Helping and Learning from Addicted Physicians

I scared some people awhile back when I pointed to addiction’s prevalence among physicians as example of how there is no contradiction between being professionally successful and having a substance use disorder. I suspect this recent study showing extensive drinking problems among surgeons generated similar anxiety. The study is not without flaws (particularly a low response rate), but its central finding resonates with what other research using a range of methods has found: The rate of substance use disorders among physicians (nurses too) is as high or even slightly higher than among the general population.

What is addiction among physicians like, what happens to such doctors, and what does it teach us about addiction and drug policy?

Some Examples of Addiction among Physicians (altered a bit for privacy)

1. Benny was a friendly, well-liked, surgical resident whose heavy pot use was the subject of humour rather than concern among the medical staff, who considered it a harmless hobby in which he engaged off duty. Unfortunately Benny was called into surgery at a time he didn’t expect and went into the procedure still under the influence of cannabis. Everything seemed to go well until afterwards, when Benny couldn’t find his hospital locker key. Still a bit foggy-headed, he assumed he’d dropped it somewhere in the halls and it would eventually turn up. He went home in his scrubs to get some sleep. The next day he got an urgent telephone call from the attending surgeon. The patient had developed a high fever and begun vomiting uncontrollably. The medical team felt a hard protrusion at the surgical site and feared that a clamp had been left inside the patient. Emergency surgery revealed that the object was in fact Benny’s locker key.

2. Richard was an experienced anesthesiologist who was dependent both on alcohol and opiate pain medication. At the outset of a surgical procedure, while badly hung over, he administered the wrong dose of anesthesia, causing the patient’s heartbeat and breathing to stop. When the nursing staff tried to sound the alarm Richard became belligerent, saying nothing was wrong and ordering everyone not to sound a code blue. After precious time had gone by, Richard was eventually overruled and a frantic effort was made to resuscitate the patient. The patient did not die but was in a comatose state, which to the best of my knowledge she is still in today.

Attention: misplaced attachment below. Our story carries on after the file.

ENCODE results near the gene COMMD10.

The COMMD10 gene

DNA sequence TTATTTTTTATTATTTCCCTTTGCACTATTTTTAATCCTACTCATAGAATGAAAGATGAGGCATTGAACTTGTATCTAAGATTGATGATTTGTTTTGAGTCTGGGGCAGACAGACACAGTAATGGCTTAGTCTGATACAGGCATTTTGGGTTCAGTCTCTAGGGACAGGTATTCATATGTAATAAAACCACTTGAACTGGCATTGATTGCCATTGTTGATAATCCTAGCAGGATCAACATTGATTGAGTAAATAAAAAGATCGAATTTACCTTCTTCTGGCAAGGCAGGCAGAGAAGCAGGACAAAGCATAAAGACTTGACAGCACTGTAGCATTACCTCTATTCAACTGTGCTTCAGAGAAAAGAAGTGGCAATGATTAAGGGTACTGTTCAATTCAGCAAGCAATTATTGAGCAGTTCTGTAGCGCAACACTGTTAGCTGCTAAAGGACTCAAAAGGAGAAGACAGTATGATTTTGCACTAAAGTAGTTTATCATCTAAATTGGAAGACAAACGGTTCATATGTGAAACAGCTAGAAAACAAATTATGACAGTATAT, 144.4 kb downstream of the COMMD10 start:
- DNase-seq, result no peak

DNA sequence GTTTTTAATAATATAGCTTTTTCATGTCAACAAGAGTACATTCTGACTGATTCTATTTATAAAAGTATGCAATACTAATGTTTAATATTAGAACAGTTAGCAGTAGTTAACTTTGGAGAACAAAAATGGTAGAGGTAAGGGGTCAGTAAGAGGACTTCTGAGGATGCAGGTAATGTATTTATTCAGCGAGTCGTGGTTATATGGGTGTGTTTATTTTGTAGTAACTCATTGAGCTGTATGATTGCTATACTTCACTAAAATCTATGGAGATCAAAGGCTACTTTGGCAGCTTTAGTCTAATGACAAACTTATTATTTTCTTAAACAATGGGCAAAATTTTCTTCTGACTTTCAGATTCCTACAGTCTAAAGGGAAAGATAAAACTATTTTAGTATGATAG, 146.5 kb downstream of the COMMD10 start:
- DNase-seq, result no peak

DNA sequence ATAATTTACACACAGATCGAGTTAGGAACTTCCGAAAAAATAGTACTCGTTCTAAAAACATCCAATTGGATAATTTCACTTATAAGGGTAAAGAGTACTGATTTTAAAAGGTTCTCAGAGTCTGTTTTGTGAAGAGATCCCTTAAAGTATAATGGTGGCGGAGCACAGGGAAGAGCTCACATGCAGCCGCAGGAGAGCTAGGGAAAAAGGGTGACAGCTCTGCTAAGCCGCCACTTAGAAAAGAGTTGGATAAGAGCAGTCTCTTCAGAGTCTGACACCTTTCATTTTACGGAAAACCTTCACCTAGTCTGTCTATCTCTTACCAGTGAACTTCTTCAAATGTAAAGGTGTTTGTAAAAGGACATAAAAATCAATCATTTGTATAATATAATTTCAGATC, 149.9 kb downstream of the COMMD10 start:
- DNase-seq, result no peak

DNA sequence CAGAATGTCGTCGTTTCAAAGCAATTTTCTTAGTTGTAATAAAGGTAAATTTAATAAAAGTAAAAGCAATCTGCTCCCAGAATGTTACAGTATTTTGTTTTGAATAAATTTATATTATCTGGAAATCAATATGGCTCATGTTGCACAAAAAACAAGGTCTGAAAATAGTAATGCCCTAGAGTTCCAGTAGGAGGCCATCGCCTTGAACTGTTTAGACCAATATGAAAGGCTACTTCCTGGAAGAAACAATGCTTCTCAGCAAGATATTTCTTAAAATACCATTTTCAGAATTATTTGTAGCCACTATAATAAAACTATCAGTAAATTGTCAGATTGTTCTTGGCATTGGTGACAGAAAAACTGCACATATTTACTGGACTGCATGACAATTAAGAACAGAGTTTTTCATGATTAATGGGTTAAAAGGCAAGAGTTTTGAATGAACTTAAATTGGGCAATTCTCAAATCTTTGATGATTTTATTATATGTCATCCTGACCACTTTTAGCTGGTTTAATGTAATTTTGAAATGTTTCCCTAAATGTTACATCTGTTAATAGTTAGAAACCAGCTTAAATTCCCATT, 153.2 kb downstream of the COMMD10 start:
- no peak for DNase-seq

3. Chi-Ah was a high achieving medical student with an abiding interest in geriatrics. She worked incredibly long hours throughout medical school and residency, graduated with honours and became a skilled and beloved doctor. In the process, she also became dependent on the stimulants and sleeping pills she used to manage her existence. While examining one of her elderly patients, Chi-Ah suddenly became very confused and wandered out into the waiting room. Her grey-haired patients looked up at her reverently — the wonderful young doctor who had dedicated her career to helping them — and then were shocked as she said loudly “God I’m tired!”. Chi-Ah then blacked out, pitched forward across the waiting room table, and landed on a woman in a wheelchair, badly bruising the patient’s face and breaking her own ankle.

What Happens to Addicted Physicians?

For decades, what generally happened to addicted doctors is easy to summarize: Nothing. There are many reasons for this, including self-protective tendencies within the guild and the widely shared belief among doctors that they are above the frailties of lesser mortals. Medicine was dragged into facing up to addiction within the ranks by external pressure in response to numerous scandals. In the UK, the most famous was the case of the serial killer Dr. Harold Shipman. Many felt that if his drug problems had been investigated more thoroughly when they first came to light, he would never have remained in a position to murder several hundred patients.